In a new study, scientists have presented that adding an investigational cancer drug to an extensively used treatment for diabetes enhances blood sugar control and weight loss in mice.
This research is published in eLife on December 22. The results shed light on clinical research of the new drug combination as a more efficient long-term cure for millions of people suffering from obesity and diabetes.
Specifically, as indicated in the study, “Glucagon-like peptide 1 agonists or GLP-1 analogs are a comparatively new drug class that lowers the blood glucose levels, not to mention, reduces body weight.
They partly work by binding to glucagon-like peptide 1 receptor or pancreatic beta cells, leading the cells to yield insulin, and very few achieve complete reverse of obesity.
(Photo : Steve Buissinne on Pixabay)
In a new study, scientists have presented that adding an investigational cancer drug to an extensively used treatment for diabetes enhances blood sugar control and weight loss.
Library of Potential Drugs Tested
According to Dr. Reddy’s Institute of Life Sciences’ Dr. Prasenjit Mitra, the project team leader, they have previously presented that prolonged link of the “GLP-1 agonists with the glucagon-like peptide 1 receptor” backs insulin emission in pancreatic beta cells.
This, Dr. Mitra added, led them to see if they could improve the effects of “GLP-1 agonism” on controlling sugar levels with complementary treatment.
To find an answer to their search, Science Daily reported, the research team started with a library of potential drugs and have them tested in pancreatic beta cells to find out if they improved the effects of a GLP-1 drug “on incretin receptor activity” by gauging a second messenger molecule known as cAMP.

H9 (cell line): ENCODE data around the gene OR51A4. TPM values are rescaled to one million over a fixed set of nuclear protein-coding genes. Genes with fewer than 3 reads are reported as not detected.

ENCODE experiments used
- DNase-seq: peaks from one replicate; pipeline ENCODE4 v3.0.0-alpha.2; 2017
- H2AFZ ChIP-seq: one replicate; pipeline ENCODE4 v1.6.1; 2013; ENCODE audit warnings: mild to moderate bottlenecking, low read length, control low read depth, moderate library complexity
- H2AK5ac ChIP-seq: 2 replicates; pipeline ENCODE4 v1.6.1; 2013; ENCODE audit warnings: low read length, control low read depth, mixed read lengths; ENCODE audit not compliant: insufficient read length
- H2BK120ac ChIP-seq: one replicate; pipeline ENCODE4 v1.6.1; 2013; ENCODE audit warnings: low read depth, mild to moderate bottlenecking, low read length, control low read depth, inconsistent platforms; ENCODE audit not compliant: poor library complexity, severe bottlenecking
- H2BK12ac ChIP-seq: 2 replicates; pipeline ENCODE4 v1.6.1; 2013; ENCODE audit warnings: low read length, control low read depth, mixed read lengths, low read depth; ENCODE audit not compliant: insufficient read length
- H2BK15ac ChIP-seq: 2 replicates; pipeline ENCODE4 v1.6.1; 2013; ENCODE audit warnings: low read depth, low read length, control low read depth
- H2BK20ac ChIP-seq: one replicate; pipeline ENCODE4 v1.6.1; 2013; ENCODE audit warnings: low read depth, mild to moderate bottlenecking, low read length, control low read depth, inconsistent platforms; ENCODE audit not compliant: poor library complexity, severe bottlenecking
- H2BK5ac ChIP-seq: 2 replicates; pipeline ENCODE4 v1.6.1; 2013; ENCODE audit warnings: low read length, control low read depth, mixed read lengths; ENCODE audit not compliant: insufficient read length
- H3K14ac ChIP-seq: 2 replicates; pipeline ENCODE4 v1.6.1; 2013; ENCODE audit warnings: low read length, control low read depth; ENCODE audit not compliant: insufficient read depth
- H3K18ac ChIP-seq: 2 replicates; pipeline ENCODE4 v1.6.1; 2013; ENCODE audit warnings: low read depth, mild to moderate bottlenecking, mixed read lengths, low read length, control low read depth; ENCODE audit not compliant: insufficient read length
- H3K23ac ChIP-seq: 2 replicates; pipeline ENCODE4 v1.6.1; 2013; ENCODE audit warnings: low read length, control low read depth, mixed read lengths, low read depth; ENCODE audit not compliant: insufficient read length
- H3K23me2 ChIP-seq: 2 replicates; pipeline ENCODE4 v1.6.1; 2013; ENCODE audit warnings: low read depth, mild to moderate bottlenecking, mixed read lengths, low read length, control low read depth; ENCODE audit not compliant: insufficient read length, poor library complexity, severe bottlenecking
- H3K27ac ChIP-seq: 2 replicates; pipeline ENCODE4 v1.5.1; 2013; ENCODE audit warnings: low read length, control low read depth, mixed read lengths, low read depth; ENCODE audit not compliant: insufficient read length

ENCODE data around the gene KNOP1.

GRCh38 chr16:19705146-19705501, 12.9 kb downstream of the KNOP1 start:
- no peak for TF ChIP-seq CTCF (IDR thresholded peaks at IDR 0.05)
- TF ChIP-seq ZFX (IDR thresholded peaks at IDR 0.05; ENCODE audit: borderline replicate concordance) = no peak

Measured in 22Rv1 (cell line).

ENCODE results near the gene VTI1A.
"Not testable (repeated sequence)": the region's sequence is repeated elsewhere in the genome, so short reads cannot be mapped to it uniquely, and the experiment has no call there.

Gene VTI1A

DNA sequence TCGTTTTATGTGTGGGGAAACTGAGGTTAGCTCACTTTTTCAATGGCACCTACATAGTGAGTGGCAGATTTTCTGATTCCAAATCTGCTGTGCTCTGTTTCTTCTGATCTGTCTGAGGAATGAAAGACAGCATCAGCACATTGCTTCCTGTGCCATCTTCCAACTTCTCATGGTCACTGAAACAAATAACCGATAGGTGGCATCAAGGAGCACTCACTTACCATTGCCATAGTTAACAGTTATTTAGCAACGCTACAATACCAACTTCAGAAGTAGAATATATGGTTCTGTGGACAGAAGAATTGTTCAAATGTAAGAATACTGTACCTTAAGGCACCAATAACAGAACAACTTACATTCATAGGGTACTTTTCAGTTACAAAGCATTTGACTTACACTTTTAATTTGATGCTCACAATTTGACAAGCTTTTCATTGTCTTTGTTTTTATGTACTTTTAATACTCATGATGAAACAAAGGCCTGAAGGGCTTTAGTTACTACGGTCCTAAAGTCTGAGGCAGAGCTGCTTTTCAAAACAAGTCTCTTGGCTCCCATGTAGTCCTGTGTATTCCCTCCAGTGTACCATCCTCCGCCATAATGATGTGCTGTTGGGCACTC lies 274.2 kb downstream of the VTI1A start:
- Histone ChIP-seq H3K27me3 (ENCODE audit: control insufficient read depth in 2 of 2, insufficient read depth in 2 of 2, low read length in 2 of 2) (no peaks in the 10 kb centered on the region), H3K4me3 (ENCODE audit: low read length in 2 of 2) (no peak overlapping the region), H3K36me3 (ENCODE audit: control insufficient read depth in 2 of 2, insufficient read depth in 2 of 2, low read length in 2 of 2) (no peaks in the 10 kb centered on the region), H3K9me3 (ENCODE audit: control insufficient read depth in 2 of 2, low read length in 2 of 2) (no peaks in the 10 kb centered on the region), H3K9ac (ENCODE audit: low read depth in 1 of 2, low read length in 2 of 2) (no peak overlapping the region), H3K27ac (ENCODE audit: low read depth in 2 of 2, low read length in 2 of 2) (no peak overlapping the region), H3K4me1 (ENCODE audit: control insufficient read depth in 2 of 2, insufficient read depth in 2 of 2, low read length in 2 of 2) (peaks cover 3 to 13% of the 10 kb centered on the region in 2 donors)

The researchers discovered four molecules that improved GLP-1 drug activity. The most efficient, the entinostat or MS-275, yielded 3.5 times the cAMP levels compared to the GLP-1 drug solely.
Essentially, MS-275 is part of a drug family known as class 1 HDAC inhibitors that are being examined as therapies for other illnesses, which include cancer.
Effect of Drug in Blood Sugar
Given the synergistic impact of the drug in pancreatic beta cells, the research team investigated whether their findings would be effective in obese mice and provided their subjects with a high-fat diet.
Graduate student Shilpak Bele, under the direction of Dr. Mitra, as well as the other members of the team, found that mice treated using the drug combination had a “much lower fasting glucose level” compared to those that were sustained using repeat dosing.
Where a diet high if fats increased fasting glucose sugar in the untreated mice, those on the model combination treatment stayed in control.
Given these effects on blood sugar, the researchers discovered if the combination treatment minimized weight gain, as well.
Mice provided with the combination therapy had a substantial and sustained reduction in their intake of food, which led to weight loss.
When the therapy was interrupted, the mice had their weight regained. Once the treatment continued, only mice that received the combination treatment exhibited considerable weight loss again.
What the Study Findings Suggest
Dr. Mitra explained, GLP-drugs have arisen in the last 10 years as unique drugs that provide considerable improvements in glycemic control and body weight.
Nevertheless, they rarely attain complete metabolic recovery or help in treating linked comorbidities like body weight, for one.
The study authors said their study findings suggest that the “class 1 HDAC inhibitor MS-275 can substantially improve the GLP-1 drugs’ action,” more efficiently standardizing blood sugar and decreasing weight gain.
This then lays the foundation for clinical research of combinations of GLP-1 and HDAC inhibitors for the long-term control of diabetes and obesity in humans.
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